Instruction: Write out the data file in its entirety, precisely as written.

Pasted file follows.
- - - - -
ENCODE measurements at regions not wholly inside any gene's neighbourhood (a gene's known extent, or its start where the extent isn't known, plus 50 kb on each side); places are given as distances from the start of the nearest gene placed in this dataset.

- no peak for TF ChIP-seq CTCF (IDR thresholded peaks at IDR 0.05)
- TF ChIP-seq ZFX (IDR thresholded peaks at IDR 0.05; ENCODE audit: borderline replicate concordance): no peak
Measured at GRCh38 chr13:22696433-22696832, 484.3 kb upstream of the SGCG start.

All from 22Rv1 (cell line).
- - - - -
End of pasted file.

ENCODE measurements at regions not wholly inside any gene's neighbourhood (a gene's known extent, or its start where the extent isn't known, plus 50 kb on each side); places are given as distances from the start of the nearest gene placed in this dataset.

- no peak for TF ChIP-seq CTCF (IDR thresholded peaks at IDR 0.05)
- TF ChIP-seq ZFX (IDR thresholded peaks at IDR 0.05; ENCODE audit: borderline replicate concordance): no peak
Measured at GRCh38 chr13:22696433-22696832, 484.3 kb upstream of the SGCG start.

All from 22Rv1 (cell line).